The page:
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BY Joel Junker

Cameron-Brooks Podcast: Episode 45 – Want to Learn the Right Way for a JMO to Navigate the Transition?

Last year, Cameron-Brooks Alumnus Dan Meloro walked into a meeting for his production site.  This meeting would change the trajectory of his career.  He learned that his production site would reorganize, and the Maintenance Manager position he worked hard to earn as a promotion would no longer exist.  He was disappointed.  His supervisor explained that it had nothing toCameron-Brooks Alumnus Dan Meloro do with him, but the plant had to make changes to better achieve goals; furthermore, there were two other options within the plant they wanted him to consider as his next move.  Unfortunately, Dan wasn’t as excited about these two roles as he was about his current job.

Career disappointments, bad news, unexpected changes, unrealized goals, high hopes dashed, etc.  They happen.  Business is not a career utopia.  You will have disappointments.  The question is what will you do?

Here is what some former JMOs with unrealistic expectations do:  A disappointment comes up.  For example, it could be a promised promotion or raise is delayed due to some circumstances out of the boss’ control or, in Dan’s case, his career path suddenly took a hard right turn.  Thinking that these disappointments do not happen in business, do not happen to you, or expecting a boss to be perfect is unrealistic.  Thus, the former JMO gets frustrated, emotional.  This is not a good place to be making a decision, especially one with the magnitude of making career changes.  Unfortunately, this is what the emotional JMO candidate with unrealistic expectations would do.  He or she starts looking for another role outside the company.  He or she thinks, “There is something wrong with this company, position, or boss.”  So, he or she makes a change, often too early in his or her career, and then has to start building the career foundation all over again.  Here is the chain of events: Unfortunate event, frustration or disappointment, react with emotions, and make what is likely a poor decision.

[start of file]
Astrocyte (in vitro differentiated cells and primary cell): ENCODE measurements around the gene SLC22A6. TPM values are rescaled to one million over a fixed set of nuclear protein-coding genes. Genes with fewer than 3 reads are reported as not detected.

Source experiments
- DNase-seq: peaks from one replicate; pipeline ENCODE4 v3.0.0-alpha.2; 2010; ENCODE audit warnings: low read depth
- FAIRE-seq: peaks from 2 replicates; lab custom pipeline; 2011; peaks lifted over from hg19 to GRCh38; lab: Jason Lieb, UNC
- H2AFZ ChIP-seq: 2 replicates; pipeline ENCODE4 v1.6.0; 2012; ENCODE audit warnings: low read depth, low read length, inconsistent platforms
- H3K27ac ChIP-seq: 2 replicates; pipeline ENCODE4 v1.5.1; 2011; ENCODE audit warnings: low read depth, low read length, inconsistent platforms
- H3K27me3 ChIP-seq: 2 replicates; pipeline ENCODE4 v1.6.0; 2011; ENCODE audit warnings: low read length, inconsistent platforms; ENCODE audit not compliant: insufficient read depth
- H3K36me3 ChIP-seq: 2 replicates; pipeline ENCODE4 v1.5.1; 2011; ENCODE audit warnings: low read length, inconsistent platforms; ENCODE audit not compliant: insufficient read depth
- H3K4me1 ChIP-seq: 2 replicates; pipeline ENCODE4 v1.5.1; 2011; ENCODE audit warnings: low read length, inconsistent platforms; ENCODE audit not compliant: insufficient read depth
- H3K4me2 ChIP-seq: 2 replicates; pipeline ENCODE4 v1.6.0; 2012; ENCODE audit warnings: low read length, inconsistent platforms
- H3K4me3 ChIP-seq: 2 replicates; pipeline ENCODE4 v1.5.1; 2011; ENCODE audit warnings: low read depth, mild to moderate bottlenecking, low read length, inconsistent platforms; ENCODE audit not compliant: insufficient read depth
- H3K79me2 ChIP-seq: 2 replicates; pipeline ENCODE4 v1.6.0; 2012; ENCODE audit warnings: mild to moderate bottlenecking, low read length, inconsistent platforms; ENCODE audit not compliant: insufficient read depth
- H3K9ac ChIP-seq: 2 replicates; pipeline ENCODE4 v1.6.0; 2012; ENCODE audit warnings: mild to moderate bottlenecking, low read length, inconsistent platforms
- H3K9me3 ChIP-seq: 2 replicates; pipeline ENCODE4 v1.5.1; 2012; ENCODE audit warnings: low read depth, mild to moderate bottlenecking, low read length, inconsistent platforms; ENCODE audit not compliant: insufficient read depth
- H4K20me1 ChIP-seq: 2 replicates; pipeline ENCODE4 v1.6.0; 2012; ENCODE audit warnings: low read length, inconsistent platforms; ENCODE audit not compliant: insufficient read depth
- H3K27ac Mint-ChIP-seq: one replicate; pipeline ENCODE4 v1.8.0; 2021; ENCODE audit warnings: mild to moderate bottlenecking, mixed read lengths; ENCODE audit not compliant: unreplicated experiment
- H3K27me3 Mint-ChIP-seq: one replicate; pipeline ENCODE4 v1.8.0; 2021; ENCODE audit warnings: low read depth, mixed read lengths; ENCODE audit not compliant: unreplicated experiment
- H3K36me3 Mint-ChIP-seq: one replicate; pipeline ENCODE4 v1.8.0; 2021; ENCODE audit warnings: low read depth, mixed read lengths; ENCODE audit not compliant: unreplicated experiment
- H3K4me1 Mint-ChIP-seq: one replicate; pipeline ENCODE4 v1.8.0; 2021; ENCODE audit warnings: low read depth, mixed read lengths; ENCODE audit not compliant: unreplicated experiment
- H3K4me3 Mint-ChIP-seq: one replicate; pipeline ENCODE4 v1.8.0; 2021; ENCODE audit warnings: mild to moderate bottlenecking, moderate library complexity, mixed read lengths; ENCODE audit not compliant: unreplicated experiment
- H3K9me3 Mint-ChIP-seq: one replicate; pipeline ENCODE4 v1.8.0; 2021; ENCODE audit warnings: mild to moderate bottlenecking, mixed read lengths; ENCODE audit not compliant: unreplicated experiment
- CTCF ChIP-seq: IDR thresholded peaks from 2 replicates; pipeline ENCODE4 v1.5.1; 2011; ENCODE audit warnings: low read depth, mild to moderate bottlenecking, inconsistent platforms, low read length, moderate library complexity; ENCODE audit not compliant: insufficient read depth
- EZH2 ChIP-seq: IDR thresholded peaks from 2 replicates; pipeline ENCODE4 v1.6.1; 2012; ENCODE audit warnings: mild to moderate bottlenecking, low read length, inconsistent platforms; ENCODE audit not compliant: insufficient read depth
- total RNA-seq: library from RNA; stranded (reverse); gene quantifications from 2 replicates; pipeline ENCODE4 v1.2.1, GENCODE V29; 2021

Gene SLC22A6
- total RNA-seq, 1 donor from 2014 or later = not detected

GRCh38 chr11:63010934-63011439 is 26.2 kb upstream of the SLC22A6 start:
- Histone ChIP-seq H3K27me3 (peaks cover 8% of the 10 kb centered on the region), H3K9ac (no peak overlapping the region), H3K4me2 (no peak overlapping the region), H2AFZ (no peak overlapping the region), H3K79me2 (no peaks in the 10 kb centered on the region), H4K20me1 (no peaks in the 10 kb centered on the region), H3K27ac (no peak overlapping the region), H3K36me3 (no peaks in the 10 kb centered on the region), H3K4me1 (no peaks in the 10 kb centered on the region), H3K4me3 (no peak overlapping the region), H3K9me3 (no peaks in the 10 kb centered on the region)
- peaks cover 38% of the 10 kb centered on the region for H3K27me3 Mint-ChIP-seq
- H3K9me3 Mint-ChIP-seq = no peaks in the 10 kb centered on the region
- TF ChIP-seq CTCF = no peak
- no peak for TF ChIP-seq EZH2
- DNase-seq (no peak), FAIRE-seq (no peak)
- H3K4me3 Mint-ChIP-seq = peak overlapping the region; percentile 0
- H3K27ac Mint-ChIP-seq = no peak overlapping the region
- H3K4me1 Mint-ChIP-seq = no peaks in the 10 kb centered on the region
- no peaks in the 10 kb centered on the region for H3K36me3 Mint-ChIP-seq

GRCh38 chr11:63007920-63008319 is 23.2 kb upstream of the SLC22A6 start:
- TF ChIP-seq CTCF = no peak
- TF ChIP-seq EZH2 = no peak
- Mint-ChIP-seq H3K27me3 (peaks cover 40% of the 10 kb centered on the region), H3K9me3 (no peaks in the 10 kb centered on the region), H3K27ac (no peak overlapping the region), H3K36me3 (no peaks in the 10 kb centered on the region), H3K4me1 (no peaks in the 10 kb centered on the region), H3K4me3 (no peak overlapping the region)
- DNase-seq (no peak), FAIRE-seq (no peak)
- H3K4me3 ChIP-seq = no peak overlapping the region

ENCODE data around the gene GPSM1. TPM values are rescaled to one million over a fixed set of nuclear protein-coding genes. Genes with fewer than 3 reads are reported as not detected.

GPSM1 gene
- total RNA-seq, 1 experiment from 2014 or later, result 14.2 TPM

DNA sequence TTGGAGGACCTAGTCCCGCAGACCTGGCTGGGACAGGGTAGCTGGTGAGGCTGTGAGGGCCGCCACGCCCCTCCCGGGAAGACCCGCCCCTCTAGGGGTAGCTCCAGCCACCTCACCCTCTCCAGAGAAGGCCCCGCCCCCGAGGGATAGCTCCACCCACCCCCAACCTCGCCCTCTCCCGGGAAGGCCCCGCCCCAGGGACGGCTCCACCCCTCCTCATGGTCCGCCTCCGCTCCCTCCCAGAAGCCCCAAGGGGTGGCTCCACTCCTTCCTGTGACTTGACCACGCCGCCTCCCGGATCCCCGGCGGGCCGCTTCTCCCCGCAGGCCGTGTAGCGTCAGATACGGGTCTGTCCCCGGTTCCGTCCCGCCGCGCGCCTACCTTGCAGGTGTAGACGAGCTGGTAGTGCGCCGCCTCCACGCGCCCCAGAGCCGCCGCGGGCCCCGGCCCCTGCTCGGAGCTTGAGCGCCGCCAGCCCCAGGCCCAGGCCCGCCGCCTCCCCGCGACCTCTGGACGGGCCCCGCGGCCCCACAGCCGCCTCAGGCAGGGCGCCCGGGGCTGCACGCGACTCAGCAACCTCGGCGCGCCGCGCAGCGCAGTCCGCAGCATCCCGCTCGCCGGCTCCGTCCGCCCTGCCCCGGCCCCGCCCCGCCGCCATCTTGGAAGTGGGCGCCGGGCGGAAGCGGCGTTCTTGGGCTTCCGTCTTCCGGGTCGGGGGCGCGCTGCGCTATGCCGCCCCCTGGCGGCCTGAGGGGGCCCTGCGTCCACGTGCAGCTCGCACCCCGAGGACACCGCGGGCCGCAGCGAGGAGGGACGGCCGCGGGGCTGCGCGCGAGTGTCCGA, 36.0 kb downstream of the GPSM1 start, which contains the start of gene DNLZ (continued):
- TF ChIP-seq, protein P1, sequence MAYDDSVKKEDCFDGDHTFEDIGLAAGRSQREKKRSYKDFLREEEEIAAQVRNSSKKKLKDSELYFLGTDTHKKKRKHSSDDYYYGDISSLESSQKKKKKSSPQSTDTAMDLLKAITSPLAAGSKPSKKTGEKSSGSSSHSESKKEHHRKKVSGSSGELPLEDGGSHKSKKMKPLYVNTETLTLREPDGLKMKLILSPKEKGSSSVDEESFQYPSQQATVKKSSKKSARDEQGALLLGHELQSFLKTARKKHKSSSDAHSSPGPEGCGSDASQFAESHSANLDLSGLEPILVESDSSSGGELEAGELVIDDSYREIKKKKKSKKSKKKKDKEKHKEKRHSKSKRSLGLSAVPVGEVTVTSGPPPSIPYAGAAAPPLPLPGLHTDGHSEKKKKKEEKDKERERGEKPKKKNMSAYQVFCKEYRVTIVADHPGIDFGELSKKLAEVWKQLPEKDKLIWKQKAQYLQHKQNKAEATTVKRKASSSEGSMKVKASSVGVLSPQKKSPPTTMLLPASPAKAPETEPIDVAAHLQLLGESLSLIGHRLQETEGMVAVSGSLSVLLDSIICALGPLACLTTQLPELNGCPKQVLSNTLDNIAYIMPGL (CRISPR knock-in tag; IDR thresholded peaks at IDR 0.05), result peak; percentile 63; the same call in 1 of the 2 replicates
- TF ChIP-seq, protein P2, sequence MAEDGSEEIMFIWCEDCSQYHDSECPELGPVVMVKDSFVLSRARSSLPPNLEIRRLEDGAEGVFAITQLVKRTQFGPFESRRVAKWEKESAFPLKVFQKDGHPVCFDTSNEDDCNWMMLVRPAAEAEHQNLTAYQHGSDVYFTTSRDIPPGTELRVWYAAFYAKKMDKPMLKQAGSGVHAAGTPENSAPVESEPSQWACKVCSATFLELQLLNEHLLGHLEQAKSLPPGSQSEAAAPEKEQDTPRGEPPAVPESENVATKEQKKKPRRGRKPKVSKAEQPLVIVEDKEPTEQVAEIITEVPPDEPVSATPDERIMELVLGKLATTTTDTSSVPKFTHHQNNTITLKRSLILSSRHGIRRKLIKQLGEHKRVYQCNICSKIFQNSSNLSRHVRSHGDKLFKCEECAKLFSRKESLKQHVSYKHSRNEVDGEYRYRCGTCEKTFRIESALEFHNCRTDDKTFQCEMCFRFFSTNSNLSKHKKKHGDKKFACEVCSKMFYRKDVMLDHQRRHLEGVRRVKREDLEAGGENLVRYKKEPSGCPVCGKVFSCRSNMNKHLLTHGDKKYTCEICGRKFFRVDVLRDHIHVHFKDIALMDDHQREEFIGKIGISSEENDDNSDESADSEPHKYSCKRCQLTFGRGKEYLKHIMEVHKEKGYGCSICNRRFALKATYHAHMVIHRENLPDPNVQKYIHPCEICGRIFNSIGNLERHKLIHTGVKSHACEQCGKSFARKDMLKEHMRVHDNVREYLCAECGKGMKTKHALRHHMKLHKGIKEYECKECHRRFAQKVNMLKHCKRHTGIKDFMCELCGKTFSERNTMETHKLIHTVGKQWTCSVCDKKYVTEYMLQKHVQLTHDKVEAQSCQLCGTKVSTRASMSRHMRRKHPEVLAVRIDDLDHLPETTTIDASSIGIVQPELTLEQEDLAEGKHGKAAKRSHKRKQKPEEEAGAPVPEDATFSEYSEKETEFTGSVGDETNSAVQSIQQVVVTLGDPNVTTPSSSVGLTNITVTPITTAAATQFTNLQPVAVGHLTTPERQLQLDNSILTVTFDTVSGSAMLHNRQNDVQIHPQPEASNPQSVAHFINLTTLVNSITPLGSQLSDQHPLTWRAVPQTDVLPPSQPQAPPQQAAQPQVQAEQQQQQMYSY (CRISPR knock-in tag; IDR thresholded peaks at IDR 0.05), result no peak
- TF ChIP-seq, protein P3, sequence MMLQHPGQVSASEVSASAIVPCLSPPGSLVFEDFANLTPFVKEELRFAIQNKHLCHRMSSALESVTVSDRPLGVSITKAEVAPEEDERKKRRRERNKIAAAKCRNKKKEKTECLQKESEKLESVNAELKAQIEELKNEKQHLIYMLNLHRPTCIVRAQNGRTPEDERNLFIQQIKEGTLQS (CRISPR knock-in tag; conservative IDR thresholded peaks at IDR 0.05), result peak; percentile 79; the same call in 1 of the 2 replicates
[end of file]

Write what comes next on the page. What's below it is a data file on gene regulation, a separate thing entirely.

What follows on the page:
Here is what Dan did.  He learned of his job change and was understandably disappointed and frustrated.  He reached out to me and explained how he felt and asked for advice.  He essentially put a barrier between his emotions and reacting.  I recommended he talk to his boss about his concerns and his goals, and I also recommended he reach out to the Cameron-Brooks JMO network within his company.  I knew a Director at his company who really cared about developing JMO talent and put Dan in touch with him.  This Director helped him apply and interview for a manufacturing planning position at the corporate headquarters.  Dan earned the promotion offer and moved to the headquarters at the beginning of the year, changing the trajectory of his career.

Let’s review Dan’ situation again from the beginning.  He wants to make a successful transition from the military, which he knows it takes 3-5 years with a company to develop a track record of success.  If he leaves anything short of that, he would have to start his transition all over again.  Dan starts as a production supervisor and does so well he gets promoted to a manager level position where, once again, he does very well.  He learns one day with no fair warning that his role is being eliminated and he needs to change roles.  He is upset.  Dan, however, unlike some, does not make an emotional decision.  He utilizes his network and the Cameron-Brooks network to get good advice.  A unique opportunity avails itself to him and his career not only stays on track, but it points up.

Want to hear more from Dan?  Tune into our podcast as he explains what manufacturing really is and gives great advice on navigating your career.